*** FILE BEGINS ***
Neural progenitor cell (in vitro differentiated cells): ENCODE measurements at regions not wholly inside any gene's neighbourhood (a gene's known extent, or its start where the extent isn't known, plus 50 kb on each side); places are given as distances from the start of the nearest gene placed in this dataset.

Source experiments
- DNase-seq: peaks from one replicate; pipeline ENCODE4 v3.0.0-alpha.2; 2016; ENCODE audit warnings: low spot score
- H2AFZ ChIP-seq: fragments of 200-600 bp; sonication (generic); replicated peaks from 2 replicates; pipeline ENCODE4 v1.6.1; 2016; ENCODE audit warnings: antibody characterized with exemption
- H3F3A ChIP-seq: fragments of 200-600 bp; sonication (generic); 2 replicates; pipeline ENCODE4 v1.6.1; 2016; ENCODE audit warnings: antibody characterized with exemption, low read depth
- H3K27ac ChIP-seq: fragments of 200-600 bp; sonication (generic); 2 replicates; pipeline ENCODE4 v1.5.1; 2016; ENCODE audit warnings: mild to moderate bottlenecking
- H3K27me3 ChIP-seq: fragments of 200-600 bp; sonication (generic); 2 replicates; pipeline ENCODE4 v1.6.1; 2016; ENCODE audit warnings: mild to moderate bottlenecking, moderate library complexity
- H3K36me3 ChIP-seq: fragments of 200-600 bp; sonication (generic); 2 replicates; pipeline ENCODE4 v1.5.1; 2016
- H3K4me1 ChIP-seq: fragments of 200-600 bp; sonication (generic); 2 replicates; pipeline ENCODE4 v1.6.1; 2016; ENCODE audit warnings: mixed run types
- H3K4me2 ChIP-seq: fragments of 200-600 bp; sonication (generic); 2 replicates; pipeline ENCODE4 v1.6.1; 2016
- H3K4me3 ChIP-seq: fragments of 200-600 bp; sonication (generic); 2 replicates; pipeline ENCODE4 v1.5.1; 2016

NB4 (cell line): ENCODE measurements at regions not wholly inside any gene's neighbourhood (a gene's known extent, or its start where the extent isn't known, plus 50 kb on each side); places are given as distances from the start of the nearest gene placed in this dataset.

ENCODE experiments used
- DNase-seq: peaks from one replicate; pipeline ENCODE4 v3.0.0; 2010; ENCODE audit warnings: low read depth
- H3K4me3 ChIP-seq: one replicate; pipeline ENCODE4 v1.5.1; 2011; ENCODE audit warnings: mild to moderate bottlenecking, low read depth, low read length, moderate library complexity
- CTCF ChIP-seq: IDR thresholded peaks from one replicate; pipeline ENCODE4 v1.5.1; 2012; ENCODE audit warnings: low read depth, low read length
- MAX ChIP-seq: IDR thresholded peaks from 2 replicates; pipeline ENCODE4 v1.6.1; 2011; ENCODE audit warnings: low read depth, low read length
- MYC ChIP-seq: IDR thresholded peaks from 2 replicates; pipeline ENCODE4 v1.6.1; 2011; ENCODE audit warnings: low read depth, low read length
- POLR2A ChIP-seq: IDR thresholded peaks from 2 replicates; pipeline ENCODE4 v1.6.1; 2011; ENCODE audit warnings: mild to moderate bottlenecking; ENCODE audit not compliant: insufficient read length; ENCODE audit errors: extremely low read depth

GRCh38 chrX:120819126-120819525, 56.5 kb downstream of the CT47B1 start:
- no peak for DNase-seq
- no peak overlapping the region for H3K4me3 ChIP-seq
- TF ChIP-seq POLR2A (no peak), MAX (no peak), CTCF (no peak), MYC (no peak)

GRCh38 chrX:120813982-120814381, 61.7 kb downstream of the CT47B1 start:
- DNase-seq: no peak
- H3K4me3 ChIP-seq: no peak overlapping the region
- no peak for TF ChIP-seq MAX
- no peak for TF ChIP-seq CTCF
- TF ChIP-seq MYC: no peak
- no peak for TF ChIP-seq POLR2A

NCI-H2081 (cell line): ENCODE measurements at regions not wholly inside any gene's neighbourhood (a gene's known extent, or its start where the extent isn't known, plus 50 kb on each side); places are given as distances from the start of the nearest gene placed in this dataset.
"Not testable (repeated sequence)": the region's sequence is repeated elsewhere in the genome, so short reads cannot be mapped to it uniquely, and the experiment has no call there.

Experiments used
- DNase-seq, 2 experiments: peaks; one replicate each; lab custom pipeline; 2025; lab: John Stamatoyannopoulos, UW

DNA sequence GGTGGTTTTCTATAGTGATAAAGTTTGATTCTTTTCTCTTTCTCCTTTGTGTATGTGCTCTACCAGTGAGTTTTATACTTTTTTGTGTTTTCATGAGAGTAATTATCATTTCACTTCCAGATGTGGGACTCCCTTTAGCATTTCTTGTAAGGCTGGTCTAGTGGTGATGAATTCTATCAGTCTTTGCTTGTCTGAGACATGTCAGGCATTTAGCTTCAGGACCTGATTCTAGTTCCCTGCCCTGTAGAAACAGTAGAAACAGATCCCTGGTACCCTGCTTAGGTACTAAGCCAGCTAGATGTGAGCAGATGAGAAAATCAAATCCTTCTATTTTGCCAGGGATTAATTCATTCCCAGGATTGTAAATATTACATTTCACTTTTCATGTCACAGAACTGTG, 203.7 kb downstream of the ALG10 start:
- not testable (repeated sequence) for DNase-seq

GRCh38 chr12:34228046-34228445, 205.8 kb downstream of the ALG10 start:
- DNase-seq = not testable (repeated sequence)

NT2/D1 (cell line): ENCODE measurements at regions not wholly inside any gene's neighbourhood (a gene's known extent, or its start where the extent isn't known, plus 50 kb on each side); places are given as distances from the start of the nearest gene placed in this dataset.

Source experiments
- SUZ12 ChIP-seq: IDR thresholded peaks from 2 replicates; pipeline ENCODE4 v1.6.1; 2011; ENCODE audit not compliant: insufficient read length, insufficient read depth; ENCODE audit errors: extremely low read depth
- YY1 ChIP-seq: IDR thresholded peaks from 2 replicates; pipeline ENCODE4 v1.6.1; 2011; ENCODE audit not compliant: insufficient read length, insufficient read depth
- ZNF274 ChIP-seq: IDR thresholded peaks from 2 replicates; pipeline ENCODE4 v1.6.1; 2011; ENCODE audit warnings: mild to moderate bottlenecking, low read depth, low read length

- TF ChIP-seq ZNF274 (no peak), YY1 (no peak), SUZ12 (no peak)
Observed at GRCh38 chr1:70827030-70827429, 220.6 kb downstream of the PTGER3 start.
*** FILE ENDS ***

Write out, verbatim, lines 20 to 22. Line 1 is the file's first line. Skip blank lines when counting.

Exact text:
GRCh38 chrX:120819126-120819525, 56.5 kb downstream of the CT47B1 start:
- no peak for DNase-seq
- no peak overlapping the region for H3K4me3 ChIP-seq